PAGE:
I’ve been in Nepal a little over a month and I’m almost halfway done with Pre-Service Training (PST)! The past five weeks have been intense, full of Nepali language classes, technical trainings, projects and gardening. However, I’m feeling more and more integrated every day, my language skills are improving (very slowly) and I’m starting to get into a routine, which feels really good.
While every day is a little different, I thought it would be cool to give people an idea of what a typical day in the life of a Peace Corps Trainee (PCT) looks like in Nepal.
Sunday – Friday
6:00 – 6:15 Wake up
Okay, this is actually the time I get out of bed. Usually the animals wake me up around 5:30 but this morning I woke up at 4:30 to blasting puja (Hindu prayer ritual) music.
6:30 Drink khalo chiya
My aamaa (mom) always brings me khalo chiya (black tea) in the morning as I’m getting ready for class.
6:50 Walk to Nepali language class
I’m lucky I only live a five-minute walk from our classroom!
7:00 – 9:00 Nepali language class
My language class, or cluster, has only four people in it. And, luckily, they are all pretty cool. It’s really nice being in a small class setting because it’s super chill and much easier to actively participate, which is crucial when learning a new language. We spend about 90% of our class talking about biscuits and samosas but it’s amazing how much we’ve learned in just four weeks of class!
9:15 – 9:30 Daal Bhaat
My first daal bhaat of the day! In Nepal, this meal is considered lunch, which is hard for me to get used to since this is breakfast time for me. Daal bhaat literally translates to lentil soup (daal) and rice (bhaat), but it’s also typically served with tarkari (vegetables). Sometimes, though, if I’m lucky, my host family will make me a tareko aanda (fried egg) or some tareko aalu (fried potatoes, A.K.A. french fries!).
9:30 – 10:15 Study
I usually spend some time reviewing my Nepali notes and studying in the sun on my host family’s roof.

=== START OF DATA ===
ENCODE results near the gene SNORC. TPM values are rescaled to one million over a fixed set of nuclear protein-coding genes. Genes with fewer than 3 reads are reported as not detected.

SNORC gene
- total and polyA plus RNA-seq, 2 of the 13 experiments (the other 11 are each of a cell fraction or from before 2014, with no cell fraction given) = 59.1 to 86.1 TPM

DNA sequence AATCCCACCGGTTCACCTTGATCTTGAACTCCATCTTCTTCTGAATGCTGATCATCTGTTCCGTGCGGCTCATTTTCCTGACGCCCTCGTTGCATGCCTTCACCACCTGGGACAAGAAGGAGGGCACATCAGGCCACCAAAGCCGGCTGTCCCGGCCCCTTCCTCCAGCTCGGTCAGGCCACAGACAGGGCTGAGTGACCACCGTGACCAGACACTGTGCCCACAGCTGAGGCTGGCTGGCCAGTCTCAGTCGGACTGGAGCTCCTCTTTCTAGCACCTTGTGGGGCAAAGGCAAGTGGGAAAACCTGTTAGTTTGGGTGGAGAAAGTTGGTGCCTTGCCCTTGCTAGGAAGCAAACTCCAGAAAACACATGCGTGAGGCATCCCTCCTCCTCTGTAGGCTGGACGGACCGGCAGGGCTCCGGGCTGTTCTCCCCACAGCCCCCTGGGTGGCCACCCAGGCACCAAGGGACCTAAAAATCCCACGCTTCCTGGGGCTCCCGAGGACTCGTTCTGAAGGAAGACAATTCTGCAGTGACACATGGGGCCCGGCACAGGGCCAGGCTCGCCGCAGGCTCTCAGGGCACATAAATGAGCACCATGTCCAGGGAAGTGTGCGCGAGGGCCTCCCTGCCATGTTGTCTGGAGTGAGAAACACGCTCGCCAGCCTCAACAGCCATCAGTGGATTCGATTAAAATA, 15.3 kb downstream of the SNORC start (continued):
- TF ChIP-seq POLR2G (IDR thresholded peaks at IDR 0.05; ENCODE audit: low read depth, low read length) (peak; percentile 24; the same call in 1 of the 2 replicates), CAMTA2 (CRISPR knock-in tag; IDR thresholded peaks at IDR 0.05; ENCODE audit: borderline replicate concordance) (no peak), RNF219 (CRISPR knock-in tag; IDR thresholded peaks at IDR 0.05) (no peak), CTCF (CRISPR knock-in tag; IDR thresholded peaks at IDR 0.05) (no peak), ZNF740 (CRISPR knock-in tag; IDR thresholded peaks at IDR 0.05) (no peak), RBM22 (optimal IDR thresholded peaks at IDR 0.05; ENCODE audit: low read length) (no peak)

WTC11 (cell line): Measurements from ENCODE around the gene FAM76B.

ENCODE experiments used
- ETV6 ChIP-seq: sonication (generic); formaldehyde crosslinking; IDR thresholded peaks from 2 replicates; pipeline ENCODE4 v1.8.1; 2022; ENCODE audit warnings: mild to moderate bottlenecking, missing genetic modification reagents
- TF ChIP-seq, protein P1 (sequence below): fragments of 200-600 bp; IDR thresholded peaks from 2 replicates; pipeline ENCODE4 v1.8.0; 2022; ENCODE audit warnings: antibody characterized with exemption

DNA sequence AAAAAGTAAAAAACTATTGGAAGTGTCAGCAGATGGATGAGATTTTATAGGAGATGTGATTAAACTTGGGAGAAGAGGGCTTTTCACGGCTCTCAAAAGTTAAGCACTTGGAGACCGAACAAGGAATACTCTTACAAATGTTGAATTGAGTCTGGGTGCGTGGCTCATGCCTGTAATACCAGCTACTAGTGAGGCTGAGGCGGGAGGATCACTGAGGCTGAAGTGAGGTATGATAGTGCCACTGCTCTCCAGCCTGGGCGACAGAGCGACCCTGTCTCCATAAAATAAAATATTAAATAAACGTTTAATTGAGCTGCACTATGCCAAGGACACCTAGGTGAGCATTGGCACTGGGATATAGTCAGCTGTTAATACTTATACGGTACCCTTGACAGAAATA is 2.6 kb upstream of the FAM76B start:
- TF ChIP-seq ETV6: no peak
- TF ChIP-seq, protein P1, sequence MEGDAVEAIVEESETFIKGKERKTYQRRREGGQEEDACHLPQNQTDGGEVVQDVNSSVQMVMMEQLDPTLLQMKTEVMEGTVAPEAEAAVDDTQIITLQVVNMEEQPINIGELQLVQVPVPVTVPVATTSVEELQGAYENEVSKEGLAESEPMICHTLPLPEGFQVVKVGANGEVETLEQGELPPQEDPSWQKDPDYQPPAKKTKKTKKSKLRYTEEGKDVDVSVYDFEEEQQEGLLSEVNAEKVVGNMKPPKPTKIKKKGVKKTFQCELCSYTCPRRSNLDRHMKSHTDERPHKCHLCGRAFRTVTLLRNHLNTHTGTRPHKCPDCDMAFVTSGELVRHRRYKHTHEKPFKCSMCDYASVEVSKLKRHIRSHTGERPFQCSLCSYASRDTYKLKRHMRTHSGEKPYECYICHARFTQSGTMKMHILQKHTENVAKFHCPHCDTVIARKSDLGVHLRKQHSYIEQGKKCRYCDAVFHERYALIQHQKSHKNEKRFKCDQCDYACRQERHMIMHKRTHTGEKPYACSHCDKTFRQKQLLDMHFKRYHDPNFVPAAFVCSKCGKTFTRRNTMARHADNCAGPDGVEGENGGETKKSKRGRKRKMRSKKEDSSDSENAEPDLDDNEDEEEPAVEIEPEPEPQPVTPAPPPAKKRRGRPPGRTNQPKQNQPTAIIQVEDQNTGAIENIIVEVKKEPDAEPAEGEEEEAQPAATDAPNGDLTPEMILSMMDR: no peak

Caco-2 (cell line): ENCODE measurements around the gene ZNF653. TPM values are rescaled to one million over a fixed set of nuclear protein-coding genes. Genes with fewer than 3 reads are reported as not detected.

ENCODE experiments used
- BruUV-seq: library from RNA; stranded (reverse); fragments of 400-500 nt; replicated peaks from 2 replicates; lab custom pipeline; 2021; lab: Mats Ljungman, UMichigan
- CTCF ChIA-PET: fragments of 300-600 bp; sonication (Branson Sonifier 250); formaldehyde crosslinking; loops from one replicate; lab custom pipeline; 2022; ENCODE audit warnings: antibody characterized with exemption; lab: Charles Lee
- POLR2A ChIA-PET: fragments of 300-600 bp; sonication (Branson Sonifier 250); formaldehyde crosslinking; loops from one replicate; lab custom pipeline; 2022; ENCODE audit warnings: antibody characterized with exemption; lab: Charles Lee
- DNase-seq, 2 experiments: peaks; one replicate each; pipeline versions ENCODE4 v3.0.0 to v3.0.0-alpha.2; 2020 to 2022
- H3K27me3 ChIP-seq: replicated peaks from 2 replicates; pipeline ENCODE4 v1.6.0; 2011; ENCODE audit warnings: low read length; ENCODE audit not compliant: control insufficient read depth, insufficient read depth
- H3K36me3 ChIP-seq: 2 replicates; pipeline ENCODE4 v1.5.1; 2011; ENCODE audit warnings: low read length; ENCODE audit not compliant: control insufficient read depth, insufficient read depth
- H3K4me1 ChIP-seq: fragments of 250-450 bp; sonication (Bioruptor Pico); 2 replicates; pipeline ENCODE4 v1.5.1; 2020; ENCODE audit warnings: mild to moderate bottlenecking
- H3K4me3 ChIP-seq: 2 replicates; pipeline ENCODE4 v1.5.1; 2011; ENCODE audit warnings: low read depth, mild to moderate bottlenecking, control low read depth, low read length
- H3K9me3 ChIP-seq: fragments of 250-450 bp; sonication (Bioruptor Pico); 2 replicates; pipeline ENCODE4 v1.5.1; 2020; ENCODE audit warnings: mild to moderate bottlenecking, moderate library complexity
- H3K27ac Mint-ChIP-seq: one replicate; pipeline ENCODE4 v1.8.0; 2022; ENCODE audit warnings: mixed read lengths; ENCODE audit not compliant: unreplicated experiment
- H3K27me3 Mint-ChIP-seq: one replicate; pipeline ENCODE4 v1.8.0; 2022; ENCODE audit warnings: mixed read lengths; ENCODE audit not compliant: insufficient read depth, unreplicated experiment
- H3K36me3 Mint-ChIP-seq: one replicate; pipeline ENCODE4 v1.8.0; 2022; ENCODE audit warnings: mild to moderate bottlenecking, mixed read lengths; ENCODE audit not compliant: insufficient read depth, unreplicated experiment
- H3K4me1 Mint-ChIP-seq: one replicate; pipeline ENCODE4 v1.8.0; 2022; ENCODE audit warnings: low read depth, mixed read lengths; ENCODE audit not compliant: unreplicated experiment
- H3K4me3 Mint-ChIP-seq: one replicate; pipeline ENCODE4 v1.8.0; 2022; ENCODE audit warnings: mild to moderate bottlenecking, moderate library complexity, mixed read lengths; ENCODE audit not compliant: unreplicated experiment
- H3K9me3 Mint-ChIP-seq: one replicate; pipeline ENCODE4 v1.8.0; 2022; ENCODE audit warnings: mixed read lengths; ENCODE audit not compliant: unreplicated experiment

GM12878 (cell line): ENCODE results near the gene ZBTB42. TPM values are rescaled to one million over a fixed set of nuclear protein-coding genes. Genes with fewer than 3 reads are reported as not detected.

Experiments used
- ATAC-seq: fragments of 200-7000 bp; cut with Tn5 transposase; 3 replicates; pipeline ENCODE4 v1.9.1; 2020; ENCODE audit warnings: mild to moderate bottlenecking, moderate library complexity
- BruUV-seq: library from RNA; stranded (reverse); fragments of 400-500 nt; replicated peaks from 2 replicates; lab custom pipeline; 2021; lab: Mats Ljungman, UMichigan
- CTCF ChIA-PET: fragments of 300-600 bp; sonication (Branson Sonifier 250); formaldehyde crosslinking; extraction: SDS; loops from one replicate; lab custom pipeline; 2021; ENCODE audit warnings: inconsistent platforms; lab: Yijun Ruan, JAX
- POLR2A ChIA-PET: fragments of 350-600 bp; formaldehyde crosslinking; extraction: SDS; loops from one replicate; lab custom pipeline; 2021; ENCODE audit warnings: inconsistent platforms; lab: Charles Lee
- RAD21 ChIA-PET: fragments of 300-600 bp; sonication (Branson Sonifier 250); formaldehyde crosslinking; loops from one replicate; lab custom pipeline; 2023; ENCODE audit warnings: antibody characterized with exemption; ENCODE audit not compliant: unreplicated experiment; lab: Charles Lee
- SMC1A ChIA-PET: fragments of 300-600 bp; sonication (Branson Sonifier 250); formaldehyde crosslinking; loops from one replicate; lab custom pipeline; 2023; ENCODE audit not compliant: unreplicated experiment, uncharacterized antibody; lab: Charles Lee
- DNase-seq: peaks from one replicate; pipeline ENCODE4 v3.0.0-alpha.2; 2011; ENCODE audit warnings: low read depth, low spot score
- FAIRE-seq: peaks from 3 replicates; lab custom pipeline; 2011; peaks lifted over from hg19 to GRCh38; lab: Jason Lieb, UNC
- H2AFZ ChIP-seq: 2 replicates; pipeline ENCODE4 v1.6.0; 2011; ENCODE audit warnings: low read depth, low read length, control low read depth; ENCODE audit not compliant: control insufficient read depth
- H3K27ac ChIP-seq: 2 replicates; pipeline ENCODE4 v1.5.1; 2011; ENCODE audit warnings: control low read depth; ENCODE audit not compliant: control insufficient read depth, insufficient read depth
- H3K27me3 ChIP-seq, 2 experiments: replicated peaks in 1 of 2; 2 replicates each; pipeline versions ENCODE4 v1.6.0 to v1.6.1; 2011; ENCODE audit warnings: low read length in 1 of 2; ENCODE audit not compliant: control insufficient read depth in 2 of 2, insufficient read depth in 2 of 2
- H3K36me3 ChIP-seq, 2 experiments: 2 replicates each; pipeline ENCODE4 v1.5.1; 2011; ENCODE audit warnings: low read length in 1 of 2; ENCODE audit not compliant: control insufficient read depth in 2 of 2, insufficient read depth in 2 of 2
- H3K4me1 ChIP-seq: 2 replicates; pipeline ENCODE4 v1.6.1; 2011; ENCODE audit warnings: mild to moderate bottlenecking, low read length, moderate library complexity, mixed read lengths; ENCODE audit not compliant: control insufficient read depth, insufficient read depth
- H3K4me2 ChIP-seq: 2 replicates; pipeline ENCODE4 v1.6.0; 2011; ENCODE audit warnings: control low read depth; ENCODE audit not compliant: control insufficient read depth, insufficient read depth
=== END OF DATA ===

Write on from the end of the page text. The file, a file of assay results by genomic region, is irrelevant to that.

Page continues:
10:30 – 12:30 Nepali language class
Another two hours of talking about biscuits and samosas in Nepali (and other important stuff, like grammar, of course).
मलाई बिस्कुटहरु एकदम मनपर्छ
मेरी समोसा साथीको नाम रासीन हो
म हिजो बिस्कुटहरु खाना खाए
12:30 – 17:00 Afternoon training
My afternoons are always a bit different. Sometimes we have a technical agricultural session in our model garden. Sometimes we walk to town for cultural, medical or safety trainings. And sometimes we just spend the afternoon working in our gardens at home or studying.
17:00 – 19:00 Free time
We don’t get much free time as PCTs, but during the evenings I usually spend some time hanging out with my bahinis (little sisters) and bhaai (little brother). Sometimes we exercise (they love to exercise!), sometimes they help me practice Nepali, and sometimes we just hang out in my bedroom or outside.
19:00 – 19:30 Daal Bhaat
My second daal bhaat of the day. I’m still getting used to eating the same thing twice a day, every day. But on the bright side, I’m much better at eating with my right hand now!
20:00 Bed time
By 8 pm I’m ready to get cozy in bed and read a good book or watch a few TV episodes that I have downloaded on my external hard drive.
I’m used to two-day weekends, but in Nepal, Saturday is the only day off. Fortunately, my host family lets me sleep in a little bit, which is a nice treat at the end of a long week! My Saturdays typically vary a lot – my first Saturday here, for example, I went to a temple in the morning with my family. Yesterday, I decided to go on a hike to a monastery called Namo Buddha with some fellow PCTs!
I always try to get a few productive things done as well, such as laundry (by hand!), cleaning my room, working out or taking a shower (taking a shower is NOT an every day thing here and typically requires some planning). Usually, in the afternoon, I walk into town (about 15 minutes away) to do some shopping, access WiFi at a café and sip on some dudh chiya (milk tea – my favorite!). Just like during the week, my evenings are usually spent with my host family, eating daal bhaat and getting in bed around 8 pm.
Disclaimer: The content of this post and website is mine alone and does not necessarily reflect the views of the U.S. Government, the Peace Corps, or the Government of Nepal.